How crossword puzzles depict South Asian cultures, and the forces trying to change that.Natan Last
The first time INDIA appeared as an answer in The New York Times crossword under editor Will Shortz, in 1994, it was clued as “Kipling story locale.” The next time, the clue called on solvers to know Ashley Wilkes’s sister in Gone with the Wind — India Wilkes being, of course, Scarlett O’Hara’s high-society rival in the Margaret Mitchell classic.
Throughout the 1990s, the Times crossword cycled through white lenses on the subcontinent: INDIA is “‘Gunga Din’ setting” and “The Jungle Book setting,” reviving Kipling’s caricatures. INDIA is “Where George Orwell was born,” his father a minor official in the Opium Department of the empire’s Indian Civil Service; Orwell and his mother, for what it’s worth, moved from Motihari to Henley-on-Thames when he was a baby. And the clues also repeatedly referred to E.M. Forster’s novel A Passage to India, a book that Edward Said argued “culturally refused a privilege to India nationalism” and “made one see Indian politics as the charge of the British.”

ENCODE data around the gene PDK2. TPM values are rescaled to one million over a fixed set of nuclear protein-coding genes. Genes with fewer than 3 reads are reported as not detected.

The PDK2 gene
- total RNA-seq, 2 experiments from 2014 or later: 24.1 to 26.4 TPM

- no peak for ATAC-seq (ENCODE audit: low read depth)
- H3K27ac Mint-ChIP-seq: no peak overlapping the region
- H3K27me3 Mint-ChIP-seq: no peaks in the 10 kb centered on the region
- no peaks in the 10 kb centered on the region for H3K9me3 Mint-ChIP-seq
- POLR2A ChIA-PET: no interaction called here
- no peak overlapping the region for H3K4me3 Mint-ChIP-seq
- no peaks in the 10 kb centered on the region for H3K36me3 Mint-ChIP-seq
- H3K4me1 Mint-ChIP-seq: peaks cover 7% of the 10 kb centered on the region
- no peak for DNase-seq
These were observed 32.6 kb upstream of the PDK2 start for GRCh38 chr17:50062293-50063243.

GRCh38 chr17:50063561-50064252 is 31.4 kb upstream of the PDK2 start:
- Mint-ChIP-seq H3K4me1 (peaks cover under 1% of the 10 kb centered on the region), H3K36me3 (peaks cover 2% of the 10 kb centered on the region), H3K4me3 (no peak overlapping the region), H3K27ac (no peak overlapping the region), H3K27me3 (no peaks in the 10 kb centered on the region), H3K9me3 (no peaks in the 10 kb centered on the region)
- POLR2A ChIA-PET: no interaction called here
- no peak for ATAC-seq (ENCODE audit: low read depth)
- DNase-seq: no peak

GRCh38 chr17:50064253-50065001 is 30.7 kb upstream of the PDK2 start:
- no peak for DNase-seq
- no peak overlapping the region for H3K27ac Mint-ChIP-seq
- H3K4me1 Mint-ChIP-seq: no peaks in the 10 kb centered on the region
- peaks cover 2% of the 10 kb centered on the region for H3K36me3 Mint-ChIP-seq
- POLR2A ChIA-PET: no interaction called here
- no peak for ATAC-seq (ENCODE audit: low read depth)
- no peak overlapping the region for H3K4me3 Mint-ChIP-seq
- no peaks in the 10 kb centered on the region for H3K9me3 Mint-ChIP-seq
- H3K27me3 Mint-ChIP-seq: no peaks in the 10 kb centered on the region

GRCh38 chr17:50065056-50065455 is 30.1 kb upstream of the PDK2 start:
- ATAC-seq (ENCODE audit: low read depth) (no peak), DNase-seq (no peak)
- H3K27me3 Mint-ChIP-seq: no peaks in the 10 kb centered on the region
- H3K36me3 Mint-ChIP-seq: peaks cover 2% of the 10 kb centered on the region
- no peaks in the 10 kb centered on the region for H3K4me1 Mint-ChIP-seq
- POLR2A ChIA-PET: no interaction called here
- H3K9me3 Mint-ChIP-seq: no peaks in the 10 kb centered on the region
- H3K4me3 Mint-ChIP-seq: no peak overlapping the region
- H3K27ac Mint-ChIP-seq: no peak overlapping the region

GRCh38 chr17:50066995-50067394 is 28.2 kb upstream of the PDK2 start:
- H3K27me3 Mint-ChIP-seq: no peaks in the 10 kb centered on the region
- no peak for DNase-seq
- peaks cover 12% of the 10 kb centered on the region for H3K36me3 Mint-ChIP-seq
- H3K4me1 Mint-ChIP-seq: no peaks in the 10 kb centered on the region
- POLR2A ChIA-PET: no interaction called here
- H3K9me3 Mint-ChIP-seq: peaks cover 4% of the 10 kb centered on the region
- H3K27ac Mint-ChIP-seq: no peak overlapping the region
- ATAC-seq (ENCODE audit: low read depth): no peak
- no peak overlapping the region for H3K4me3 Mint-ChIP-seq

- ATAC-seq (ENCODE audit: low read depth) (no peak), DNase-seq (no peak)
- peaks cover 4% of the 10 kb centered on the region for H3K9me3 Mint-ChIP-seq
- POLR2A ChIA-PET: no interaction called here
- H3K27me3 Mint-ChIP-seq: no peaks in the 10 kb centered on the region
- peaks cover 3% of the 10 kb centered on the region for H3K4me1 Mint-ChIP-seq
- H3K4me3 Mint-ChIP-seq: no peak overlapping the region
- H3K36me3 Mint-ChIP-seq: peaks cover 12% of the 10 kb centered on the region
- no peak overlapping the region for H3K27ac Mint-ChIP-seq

All told, in nearly 200 appearances over nearly 80 years in the Times crossword, allusions to the British Empire, Vasco da Gama, or outsourcing are much more common than trivia on South Asia’s rich history, its linguistic diversity, or its cultural contributions to the world.
Crosswords aren’t novels, but Said might blanch just the same at these clues; repr
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